Page 28: of Marine News Magazine (March 2013)

Shipyard Report: Construction & Repair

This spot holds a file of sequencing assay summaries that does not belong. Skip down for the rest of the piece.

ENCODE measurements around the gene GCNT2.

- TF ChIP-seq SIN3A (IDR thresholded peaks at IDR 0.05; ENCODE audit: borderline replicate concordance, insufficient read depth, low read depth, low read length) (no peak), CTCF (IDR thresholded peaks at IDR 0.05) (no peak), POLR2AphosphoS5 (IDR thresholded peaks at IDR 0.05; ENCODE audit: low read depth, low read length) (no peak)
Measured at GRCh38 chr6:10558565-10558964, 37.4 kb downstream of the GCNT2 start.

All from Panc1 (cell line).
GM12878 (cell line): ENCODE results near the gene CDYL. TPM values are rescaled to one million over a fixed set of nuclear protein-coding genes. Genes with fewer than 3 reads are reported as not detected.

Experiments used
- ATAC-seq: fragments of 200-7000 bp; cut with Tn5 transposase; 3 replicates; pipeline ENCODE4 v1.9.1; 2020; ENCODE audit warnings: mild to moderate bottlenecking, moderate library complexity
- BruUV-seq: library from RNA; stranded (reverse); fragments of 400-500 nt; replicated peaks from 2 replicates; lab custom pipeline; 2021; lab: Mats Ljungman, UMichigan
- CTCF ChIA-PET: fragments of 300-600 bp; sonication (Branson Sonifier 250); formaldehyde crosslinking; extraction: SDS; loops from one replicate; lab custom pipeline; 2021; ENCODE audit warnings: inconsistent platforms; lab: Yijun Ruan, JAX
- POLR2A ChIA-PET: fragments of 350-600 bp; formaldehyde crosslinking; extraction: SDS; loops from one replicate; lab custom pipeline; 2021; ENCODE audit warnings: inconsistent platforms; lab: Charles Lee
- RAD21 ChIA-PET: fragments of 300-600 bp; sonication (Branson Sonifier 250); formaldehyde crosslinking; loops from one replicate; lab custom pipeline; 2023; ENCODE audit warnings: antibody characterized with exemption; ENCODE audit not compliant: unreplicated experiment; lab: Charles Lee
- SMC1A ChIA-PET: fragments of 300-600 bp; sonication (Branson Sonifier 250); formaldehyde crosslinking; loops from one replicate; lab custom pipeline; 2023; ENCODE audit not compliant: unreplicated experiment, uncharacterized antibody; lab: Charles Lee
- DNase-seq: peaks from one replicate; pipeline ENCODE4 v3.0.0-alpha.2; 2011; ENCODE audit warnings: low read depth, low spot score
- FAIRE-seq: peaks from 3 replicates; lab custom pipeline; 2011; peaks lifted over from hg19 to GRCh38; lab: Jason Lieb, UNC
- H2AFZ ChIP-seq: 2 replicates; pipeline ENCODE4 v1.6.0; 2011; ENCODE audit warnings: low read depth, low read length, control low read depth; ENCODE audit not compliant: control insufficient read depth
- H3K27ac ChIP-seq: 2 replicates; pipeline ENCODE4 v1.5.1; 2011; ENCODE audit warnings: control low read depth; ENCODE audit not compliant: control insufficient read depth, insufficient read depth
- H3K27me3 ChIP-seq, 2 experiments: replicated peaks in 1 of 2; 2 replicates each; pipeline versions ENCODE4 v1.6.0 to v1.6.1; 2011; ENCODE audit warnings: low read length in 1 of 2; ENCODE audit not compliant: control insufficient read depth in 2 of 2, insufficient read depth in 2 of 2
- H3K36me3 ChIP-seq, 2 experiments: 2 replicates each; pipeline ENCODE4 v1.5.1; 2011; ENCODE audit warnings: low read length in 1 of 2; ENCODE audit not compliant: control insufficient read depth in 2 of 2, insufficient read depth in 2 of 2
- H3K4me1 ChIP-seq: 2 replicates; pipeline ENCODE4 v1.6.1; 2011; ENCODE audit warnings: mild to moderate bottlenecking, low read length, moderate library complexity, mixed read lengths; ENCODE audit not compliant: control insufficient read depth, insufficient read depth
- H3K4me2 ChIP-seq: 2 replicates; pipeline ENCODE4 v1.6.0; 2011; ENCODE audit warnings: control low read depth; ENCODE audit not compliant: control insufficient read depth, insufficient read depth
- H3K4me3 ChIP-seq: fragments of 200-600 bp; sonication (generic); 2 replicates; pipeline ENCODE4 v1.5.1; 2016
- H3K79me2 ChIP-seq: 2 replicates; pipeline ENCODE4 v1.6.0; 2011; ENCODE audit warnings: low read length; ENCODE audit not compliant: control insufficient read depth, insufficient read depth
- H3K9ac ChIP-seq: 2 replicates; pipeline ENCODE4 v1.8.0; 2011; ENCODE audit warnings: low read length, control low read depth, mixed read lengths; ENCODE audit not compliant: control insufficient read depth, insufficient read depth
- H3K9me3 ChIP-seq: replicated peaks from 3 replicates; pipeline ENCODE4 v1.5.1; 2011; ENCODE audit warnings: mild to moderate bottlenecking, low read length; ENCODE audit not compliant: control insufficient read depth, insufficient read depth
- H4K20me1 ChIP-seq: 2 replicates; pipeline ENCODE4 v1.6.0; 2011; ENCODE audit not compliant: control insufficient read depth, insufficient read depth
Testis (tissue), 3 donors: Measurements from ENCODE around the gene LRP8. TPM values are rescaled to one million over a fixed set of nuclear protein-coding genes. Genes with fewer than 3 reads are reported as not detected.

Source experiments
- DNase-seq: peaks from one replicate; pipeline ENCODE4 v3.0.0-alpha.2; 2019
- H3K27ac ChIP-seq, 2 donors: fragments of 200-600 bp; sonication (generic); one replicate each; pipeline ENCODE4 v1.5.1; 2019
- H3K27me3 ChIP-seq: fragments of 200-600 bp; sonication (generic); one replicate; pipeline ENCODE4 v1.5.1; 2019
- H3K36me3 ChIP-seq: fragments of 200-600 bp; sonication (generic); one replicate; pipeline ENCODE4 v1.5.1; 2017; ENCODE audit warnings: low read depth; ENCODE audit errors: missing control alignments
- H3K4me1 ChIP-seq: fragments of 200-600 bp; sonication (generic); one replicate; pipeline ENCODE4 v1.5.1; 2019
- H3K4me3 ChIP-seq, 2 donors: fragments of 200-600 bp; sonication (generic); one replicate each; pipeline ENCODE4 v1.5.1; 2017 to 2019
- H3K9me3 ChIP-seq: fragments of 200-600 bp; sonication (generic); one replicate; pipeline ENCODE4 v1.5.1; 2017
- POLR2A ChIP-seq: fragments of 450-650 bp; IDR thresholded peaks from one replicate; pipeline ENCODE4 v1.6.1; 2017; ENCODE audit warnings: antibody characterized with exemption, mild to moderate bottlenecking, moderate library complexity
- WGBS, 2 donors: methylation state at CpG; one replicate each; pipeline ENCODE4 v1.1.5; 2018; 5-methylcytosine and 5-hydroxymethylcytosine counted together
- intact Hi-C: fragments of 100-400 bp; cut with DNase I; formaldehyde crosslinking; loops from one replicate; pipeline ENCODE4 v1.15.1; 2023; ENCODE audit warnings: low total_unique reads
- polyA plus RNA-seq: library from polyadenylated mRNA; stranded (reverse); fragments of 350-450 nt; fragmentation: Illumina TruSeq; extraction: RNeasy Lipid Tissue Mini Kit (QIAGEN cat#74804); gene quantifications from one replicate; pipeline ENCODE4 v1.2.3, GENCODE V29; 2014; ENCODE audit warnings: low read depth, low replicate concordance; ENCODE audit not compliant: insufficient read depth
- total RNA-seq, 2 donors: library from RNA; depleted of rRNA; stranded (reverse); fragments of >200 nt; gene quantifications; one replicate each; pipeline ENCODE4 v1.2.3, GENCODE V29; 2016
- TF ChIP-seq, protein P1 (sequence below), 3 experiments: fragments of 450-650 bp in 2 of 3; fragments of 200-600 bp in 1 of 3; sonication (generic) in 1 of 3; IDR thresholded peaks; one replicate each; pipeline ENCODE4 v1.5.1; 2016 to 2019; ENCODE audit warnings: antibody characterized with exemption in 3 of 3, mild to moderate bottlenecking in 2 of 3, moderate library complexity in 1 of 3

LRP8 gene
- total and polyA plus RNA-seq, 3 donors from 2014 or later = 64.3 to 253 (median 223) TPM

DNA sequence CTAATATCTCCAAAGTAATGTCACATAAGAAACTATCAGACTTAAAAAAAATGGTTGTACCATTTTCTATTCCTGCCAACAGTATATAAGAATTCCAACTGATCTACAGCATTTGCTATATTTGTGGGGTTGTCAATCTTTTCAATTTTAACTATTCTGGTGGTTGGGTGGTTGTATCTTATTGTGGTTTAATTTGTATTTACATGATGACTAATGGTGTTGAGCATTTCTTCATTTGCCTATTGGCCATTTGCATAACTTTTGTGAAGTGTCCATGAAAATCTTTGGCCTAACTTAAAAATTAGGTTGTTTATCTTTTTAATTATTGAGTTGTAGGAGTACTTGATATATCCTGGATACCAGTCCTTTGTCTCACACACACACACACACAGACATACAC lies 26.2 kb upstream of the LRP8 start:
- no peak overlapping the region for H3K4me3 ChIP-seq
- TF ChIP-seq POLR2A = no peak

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Financial reporting is a sobering issue. Creative accounting, ?cooking the books,? earnings manipulations and other accounting shenanigans have been around as long as folks have had income, paid bills, taxes or sought investors for their ventures. With intent to defraud for economic gain and  nancial crimes, came the passage into law of the Sarbanes- Oxley Act of 2002 (Sarbox or SOX) that made the conse- quences of such behavior more than just a slap on the wrist. The 2000?s were to some companies public and private,  nancial reporting?s wild, wild, west. Exaggerations of earnings,  duciary negligence and make-it-up-as-you-go nonchalance all contributed to the con dence of American investors being shaken to the roots. An overhaul of regula- tory standards was needed to restore some measure of that con dence in U.S. public corporate  nancial reporting. Enacted in July 2002, Sarbanes-Oxley contains 11-sec- tions or titles which detail corporate board responsibilities, penalties, rulings and requirements in complying with the law. Enhanced reporting requirements for  nancial trans- actions, including off-balance sheet reporting changes and the requirement that the Chief Executive Of cer person- ally sign the company?s tax returns further focused the Federal Governments scrutiny on public company boards, management and public accounting  rms. Is it a success? It is expensive to implement, and the jury may still be out on its overall value. Now, what does this mean to those companies that are not public? First a primer regarding  nancial statements: There are three ?sheets? in a  nancial statement: Income (or Pro t and Loss), Balance and Cash Flow statements. As a package, they detail the  nancial condition of a busi- ness during a given time period. They also function as a tool to compare current  nancial information with a similar historic time period. They are useful to a lender or investor because, in addition to the information they contain, they follow, in certain forms, a standardized for- mat known in the United States as GAAP or Generally Accepted Accounting Principles. GAAPGAAP comprises the rules and standards that accoun- tants use in the preparation of  nancial statements. As of yet, there is no world standard although many countries are beginning to embrace International Financial Report- ing Standards (IFRS) maintained by the International Ac- counting Standards Board. All European Union countries, Canada and Taiwan follow such standards. Companies report their results at regular intervals, usually quarterly. For those reporting on a  scal year basis, the year usually starts at the beginning of a quarter such as April 1 or July 1 and ends one year later on the last day of the preced- ing quarter. For those that report on a calendar year, January 1 is the jump off with December 31 as the year end. Uncle Sam operates on the Federal Fiscal Year which runs from October 1 to September 30. This is, ostensibly, to allow time for the creation and submission of a budget by giving Congress time to seat new members and keep the business of government going. We all know how that has worked in the past few years. INCOME SHEET & CASH FLOW The Income Sheet is used to report all income and ex- penses relevant to the operation of the business for the pur- pose of generating income. It is also known as the pro t and loss statement. It is formatted to include income, cost of goods, gross pro t margin, operating expenses, net pro t, depreciation, interest and taxes. The line items may change based on the nature of the business. EBITDA or earnings before interest, depreciation and amortization is computed from the items reported. It is a valuable tool in determining the capacity of a business to pay its obligations.There are two ?sides? to a Balance Sheet, and both must bal- ance out. One side summarizes the company?s assets, and the other side its liabilities during a reporting period. The difference between assets and liability is equity. Equity is the net worth of the company. Positive equity is good; negative equity is not. A Cash Flow Statement reports how changes in the Bal- ance Sheet affect cash and cash equivalents. It breaks down operating costs, investing and  nancing to give a better picture of the short term  nancial health of a company, especially its ability to pay its bills.FINANCECOLUMNThree Sheets to the Wind Three Key Ingredients of the Sober Financial Statement By Richard Paine March 2013 28 MNMN March2013 Layout 18-31.indd 28MN March2013 Layout 18-31.indd 283/5/2013 10:50:18 AM3/5/2013 10:50:18 AM

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